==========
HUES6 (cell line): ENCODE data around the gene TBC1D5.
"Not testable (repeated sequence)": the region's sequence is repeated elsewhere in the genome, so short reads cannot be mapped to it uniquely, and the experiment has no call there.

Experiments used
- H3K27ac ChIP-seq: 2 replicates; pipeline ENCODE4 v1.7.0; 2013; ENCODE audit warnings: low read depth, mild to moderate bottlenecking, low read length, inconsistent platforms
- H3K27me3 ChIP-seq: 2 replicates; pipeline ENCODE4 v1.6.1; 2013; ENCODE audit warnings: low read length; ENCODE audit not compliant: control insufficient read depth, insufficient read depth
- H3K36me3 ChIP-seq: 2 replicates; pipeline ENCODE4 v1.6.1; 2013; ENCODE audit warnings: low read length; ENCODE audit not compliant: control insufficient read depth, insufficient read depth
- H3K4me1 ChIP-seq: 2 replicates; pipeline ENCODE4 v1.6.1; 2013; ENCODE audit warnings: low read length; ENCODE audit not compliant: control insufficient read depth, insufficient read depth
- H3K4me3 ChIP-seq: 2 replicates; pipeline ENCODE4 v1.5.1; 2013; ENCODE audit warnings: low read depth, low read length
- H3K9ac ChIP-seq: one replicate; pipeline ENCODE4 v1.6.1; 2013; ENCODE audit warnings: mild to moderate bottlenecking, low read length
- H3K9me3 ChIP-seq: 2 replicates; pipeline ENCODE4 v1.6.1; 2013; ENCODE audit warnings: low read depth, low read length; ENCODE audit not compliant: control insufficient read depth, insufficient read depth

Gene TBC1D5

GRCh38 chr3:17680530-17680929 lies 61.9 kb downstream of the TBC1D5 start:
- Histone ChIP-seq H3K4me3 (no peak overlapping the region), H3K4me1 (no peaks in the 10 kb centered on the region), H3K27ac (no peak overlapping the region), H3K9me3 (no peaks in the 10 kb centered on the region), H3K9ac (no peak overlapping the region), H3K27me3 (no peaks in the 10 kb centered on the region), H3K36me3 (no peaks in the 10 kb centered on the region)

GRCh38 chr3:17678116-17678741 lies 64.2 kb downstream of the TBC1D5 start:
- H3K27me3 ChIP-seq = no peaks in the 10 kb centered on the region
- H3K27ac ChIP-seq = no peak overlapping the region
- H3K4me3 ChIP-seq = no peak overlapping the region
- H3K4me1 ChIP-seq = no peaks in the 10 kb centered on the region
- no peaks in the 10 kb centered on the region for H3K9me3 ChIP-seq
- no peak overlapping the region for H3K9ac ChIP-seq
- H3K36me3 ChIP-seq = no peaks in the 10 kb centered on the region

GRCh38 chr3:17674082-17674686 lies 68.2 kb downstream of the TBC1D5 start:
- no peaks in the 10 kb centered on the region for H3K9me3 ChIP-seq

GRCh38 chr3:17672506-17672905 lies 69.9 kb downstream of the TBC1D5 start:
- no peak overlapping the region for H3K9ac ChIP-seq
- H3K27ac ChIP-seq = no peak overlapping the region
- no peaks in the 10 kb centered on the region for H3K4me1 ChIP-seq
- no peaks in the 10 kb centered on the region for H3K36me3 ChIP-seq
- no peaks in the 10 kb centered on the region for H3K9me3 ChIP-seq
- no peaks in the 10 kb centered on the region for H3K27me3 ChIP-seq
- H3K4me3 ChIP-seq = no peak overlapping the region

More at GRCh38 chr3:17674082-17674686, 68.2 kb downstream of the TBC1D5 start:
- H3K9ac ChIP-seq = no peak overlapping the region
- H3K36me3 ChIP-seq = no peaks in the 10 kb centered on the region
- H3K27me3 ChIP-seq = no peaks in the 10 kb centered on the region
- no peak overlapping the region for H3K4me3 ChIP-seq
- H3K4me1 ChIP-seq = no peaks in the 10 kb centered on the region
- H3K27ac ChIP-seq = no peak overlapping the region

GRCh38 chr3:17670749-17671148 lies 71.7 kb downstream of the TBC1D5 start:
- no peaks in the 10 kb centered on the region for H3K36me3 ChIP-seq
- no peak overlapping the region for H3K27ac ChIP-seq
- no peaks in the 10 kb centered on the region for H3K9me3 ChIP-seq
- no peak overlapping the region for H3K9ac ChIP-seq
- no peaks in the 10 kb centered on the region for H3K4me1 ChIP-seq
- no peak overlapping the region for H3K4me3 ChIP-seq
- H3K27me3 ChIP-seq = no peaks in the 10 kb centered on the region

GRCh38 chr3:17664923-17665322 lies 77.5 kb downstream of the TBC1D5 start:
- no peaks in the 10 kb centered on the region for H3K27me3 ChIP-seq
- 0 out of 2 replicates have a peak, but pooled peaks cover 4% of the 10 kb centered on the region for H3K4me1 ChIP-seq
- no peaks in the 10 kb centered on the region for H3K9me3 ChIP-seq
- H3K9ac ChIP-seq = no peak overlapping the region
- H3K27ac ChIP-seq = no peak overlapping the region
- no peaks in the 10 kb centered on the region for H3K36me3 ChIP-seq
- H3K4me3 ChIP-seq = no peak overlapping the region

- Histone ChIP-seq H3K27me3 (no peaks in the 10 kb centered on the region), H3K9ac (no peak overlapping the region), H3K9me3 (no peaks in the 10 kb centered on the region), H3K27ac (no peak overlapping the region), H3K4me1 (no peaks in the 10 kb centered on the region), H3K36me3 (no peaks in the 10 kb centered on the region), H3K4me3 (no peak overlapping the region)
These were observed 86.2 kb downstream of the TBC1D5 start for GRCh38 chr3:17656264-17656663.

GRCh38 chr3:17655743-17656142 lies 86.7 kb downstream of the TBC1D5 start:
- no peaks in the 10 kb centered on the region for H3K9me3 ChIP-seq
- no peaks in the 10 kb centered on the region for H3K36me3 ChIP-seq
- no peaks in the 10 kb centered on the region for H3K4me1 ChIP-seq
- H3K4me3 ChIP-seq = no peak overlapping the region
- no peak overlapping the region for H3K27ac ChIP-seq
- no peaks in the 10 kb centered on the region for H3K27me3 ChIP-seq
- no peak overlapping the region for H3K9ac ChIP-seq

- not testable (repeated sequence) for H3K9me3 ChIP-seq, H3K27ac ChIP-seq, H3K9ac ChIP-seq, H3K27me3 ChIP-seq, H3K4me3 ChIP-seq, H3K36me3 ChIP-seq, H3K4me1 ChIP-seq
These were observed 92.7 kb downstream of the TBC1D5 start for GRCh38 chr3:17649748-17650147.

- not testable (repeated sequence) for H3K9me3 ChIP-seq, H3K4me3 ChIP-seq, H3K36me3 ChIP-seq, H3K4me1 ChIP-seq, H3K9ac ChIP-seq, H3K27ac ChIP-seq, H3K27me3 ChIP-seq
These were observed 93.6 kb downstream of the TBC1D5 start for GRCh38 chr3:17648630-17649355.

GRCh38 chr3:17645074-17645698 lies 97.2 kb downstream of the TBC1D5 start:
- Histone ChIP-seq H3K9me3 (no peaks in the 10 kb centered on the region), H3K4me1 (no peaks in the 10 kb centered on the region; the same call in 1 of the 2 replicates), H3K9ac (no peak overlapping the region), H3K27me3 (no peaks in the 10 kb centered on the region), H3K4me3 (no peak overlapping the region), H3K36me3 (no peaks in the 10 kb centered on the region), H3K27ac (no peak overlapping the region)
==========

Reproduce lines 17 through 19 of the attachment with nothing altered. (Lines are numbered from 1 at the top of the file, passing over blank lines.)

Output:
- H3K4me3 ChIP-seq = no peak overlapping the region
- H3K4me1 ChIP-seq = no peaks in the 10 kb centered on the region
- no peaks in the 10 kb centered on the region for H3K9me3 ChIP-seq